By Hillel Aron
By Joseph Tsidulko
By Patrick Range McDonald
By David Futch
By Hillel Aron
By Dennis Romero
By Jill Stewart
By Dennis Romero
It’s just that these events don’t seem particularly Dean-like, as evidenced by the tendency of people to leave them feeling pleasantly impressed or lukewarm, rather than fired up. He’s not inadequate at appearances like this, but they don’t play to his strengths, which have to do with a freer flow of ideas than they allow. Also, there’s something about them that doesn’t jibe with the ethos of the e-mail messages from DeanforAmerica.com arriving in one’s mailbox every few days, full of updates and links, and fostering the impression of excitement and intimacy among a single happy Internet family. It’s as if you’d originally responded to someone whose virtues are a kind of seat-of-his-pants inventiveness, a conviction about what works and what doesn’t — a Sam Arkoff, say, in the movie business, or a Roger Corman — only to be stuck watching him in a burnished, corporate performance, as if he’d turned into Michael Eisner.
In addition, around this time, the staff in Los Angeles, perhaps out of pure overload — there are still just two principals, and only one is full-time — has developed a bit of an attitude impasse with a number of the high-end, already-on-board supporters. They have been concentrating, it seems, on rebuffing various offers to host events and other suggestions, failing to recognize that making donors feel superfluous is the surest recipe for diluted enthusiasm. Other than those with highly visible profiles, people who have already given the maximum $2,000 for the primary season are discouraged from attending additional fund-raisers, instead of encouraged to come and serve as a cheering section, which would be easily enough accomplished, and a far smarter idea.
Prompt attention to communication also doesn’t seem a staff strong point: At the rally on the plaza following the UCLA forum, a local big donor lights into poor Kate O’Connor, the Vermont staffer who’s in charge of tracking things, castigating her for phone calls he says have gone unreturned. At the next stop, she rummages through the nylon portfolio of paperwork she’s stuck in the car trunk next to Dean’s laundry, and there she discovers four unanswered letters from the same donor. (Dean sends his laundry home to Judith, who doesn’t travel with him, presumably to help maintain the connection to grounded, normal life that emanates — “Hello, my dear . . . We’ve just finished up a very nice rally . . . Did the hose get repaired? . . . Either of the kiddies at home?” — from their cell phone conversations.) Paradoxically, it’s Dean’s lower-level supporters, the ones going to the monthly meet-ups and contributing blog entries, who are probably getting more satisfaction from the campaign, as a result of their continued participation — in contrast to the discovery, as a high-end contributor, that once you’ve written a large check, there’s pretty much nothing else for you to do.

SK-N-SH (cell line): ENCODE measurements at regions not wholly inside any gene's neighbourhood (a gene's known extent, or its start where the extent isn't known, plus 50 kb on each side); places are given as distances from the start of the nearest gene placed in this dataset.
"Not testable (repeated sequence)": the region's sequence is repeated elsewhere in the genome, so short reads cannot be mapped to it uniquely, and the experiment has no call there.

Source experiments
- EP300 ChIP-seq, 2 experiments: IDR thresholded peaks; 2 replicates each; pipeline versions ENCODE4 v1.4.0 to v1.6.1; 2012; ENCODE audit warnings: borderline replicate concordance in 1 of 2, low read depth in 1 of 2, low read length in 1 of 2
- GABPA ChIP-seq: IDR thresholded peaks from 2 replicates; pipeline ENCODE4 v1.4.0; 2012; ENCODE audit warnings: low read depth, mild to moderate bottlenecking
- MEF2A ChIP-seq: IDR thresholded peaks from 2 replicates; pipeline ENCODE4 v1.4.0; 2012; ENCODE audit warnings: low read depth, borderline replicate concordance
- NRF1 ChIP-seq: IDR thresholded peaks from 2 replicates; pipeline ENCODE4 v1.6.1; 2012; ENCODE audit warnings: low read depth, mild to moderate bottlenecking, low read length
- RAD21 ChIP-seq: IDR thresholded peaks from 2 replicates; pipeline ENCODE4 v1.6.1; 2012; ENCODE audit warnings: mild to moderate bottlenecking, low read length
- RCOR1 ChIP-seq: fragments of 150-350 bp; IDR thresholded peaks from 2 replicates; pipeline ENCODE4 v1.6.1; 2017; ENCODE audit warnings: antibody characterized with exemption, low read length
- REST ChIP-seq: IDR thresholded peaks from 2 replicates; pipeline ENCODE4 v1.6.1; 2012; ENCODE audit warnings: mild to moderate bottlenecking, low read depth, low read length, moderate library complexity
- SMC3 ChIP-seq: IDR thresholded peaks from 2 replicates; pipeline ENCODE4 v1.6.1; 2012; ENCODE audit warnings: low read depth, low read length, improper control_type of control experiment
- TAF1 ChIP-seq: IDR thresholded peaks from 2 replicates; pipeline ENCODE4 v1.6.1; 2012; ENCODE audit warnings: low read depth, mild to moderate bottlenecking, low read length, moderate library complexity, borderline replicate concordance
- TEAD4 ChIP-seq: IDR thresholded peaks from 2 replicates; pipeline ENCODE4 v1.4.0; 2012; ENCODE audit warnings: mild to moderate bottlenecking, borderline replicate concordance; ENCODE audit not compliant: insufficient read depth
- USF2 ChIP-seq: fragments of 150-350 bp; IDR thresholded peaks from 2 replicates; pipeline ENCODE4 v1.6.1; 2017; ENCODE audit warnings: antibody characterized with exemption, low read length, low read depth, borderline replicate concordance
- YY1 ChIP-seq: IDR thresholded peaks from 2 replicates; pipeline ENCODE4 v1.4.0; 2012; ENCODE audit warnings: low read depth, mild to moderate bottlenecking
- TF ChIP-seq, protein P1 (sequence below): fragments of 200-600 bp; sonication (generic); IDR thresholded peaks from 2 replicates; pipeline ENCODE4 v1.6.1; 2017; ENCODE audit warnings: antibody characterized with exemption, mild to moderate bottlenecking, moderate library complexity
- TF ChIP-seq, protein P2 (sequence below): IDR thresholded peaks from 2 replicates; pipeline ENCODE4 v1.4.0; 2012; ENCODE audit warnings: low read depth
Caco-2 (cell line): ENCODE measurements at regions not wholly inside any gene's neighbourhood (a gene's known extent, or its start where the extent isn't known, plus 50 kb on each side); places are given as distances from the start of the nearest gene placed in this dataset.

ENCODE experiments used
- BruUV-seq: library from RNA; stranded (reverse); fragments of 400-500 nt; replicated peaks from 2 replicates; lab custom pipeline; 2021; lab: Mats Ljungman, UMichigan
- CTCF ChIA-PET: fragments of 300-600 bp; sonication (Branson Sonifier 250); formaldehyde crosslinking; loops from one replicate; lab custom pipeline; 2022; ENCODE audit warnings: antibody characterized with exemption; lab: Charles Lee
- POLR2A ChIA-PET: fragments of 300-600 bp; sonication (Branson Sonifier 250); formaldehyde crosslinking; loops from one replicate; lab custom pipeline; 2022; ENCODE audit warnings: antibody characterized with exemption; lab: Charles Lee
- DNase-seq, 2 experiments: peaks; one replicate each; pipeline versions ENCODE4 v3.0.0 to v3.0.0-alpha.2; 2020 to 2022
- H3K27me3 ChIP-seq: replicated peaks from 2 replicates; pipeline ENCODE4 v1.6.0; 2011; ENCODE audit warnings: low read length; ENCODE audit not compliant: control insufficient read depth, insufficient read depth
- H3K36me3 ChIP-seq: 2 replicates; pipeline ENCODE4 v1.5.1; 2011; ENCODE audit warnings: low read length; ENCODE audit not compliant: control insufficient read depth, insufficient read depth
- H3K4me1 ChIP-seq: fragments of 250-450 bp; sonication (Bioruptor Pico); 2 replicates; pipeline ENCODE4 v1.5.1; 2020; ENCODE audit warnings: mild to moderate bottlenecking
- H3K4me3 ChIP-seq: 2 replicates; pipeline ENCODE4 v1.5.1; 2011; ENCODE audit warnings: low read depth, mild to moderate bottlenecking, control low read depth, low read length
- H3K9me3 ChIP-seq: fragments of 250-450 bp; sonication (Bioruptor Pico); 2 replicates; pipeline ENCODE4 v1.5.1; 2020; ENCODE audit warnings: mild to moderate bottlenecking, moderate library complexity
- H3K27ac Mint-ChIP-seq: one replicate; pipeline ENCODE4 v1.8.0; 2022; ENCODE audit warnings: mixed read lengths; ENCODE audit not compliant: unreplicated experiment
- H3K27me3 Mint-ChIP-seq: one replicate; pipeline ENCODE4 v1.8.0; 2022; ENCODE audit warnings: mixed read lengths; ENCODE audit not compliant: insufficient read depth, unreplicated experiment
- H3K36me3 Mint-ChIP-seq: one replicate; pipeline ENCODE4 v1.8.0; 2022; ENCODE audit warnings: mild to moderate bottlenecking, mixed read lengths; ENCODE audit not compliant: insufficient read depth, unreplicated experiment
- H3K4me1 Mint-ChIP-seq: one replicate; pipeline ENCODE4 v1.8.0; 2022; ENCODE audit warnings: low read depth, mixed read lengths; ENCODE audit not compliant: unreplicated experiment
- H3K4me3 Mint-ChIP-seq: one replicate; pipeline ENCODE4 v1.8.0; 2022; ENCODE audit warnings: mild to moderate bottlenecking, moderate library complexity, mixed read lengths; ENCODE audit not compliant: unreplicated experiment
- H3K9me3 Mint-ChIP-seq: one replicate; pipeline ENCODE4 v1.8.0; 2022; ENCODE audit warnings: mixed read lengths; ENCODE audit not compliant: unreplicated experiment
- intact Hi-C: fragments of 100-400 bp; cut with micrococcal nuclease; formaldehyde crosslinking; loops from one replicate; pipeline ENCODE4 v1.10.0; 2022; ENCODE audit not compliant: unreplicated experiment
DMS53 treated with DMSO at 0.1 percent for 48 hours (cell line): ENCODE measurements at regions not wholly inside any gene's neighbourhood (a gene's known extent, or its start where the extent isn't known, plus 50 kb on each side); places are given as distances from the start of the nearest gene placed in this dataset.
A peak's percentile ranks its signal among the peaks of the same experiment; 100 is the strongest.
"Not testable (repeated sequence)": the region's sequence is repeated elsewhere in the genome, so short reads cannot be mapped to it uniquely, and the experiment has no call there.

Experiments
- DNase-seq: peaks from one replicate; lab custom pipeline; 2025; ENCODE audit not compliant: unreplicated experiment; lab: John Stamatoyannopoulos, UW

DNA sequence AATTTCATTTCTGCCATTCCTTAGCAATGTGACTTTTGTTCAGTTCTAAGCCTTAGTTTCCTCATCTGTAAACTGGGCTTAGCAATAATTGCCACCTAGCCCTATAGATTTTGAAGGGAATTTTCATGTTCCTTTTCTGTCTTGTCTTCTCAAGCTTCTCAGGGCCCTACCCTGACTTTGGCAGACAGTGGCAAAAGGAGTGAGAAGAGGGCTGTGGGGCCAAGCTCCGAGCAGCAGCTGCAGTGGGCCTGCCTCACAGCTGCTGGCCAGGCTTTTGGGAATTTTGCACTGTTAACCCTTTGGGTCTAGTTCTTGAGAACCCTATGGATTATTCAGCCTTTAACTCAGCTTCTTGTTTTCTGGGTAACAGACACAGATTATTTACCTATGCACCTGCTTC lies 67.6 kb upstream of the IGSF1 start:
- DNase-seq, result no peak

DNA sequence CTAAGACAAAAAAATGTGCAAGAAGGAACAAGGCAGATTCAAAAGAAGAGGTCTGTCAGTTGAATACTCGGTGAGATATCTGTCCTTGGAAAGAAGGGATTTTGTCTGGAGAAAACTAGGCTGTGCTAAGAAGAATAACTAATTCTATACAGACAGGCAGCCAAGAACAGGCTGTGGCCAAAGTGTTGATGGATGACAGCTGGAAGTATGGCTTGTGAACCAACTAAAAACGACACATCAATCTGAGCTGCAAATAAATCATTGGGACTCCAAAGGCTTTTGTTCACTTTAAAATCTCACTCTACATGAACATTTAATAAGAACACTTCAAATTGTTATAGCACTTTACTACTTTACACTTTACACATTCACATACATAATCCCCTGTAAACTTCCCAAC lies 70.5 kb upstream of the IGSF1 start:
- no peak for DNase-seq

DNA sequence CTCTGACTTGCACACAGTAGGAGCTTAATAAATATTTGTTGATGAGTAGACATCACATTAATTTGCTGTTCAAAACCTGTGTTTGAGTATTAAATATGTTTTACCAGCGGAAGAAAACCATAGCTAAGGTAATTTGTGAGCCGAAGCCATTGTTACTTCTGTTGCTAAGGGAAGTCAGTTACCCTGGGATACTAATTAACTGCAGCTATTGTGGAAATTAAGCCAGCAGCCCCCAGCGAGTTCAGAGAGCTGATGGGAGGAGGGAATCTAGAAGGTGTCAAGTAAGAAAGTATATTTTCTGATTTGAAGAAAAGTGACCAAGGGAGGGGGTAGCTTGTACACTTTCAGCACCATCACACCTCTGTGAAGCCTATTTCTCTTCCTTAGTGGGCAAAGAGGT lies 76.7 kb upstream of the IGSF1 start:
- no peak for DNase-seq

To be adequately confessional, it’s possible that my own grievances with the campaign staff at this point are affecting my mood. As it happens, I’ve made contact with them at the worst possible moment for a journalist covering an insurgent campaign, after the first genuine unguardedness and enthusiasm about press attention is over, and before the more sophisticated version, the one involving pseudo-unguardedness and streamlined cooperation, have taken hold. As a result, achieving the most conventional sort of access — the standard ride-along interview, in which you travel for a couple of hours with the candidate, getting a chance to ask questions and observe for a bit close-in — is a project that, when raised with the L.A. staff, becomes more and more irritatingly distant and difficult, as if what I were asking for were eight hours alone with Bob Dylan or the pope.
Needless to say, this makes me fairly cranky. I gripe to friends about it and fume about it privately, and then for weeks, taking my notes at various events, I don’t deal with it at all. And then, when I do get around to dealing with it, and talk to the new person in charge of press at Vermont headquarters, and discover that at least professionalism has begun to kick in (“No, no, no, no, no, we’ll make it happen — your deadline is when? — we’ll work something out, I promise you,” I hear Trish Enright saying to someone on the other line, and she tells me this is her “fourth presidential”), and I begin at least to make inroads into some arrangements, I notice I’m still carrying a grudge. I notice this especially one Sunday in early June when Wesley Clark, in the course of being interviewed on Meet the Press, makes an almost lyrical statement about why we have a progressive tax system in this country, how the rich have an obligation to pay for the ‰ luxury of democracy, thereby impressing me no end, and then, in answer to Tim Russert’s question about whether he’s going to run for president, says, “I may have to” — which strikes me with the force of a lightning bolt . . . Isn’t that an implicit “yes”? What will that mean for the Dean campaign? The guy’s a general, after all . . . isn’t this how it started with Eisenhower?, and then I realize that mixed in with my objective, evaluative reaction is the small, retaliatory thought: Well, so much for Howard Dean.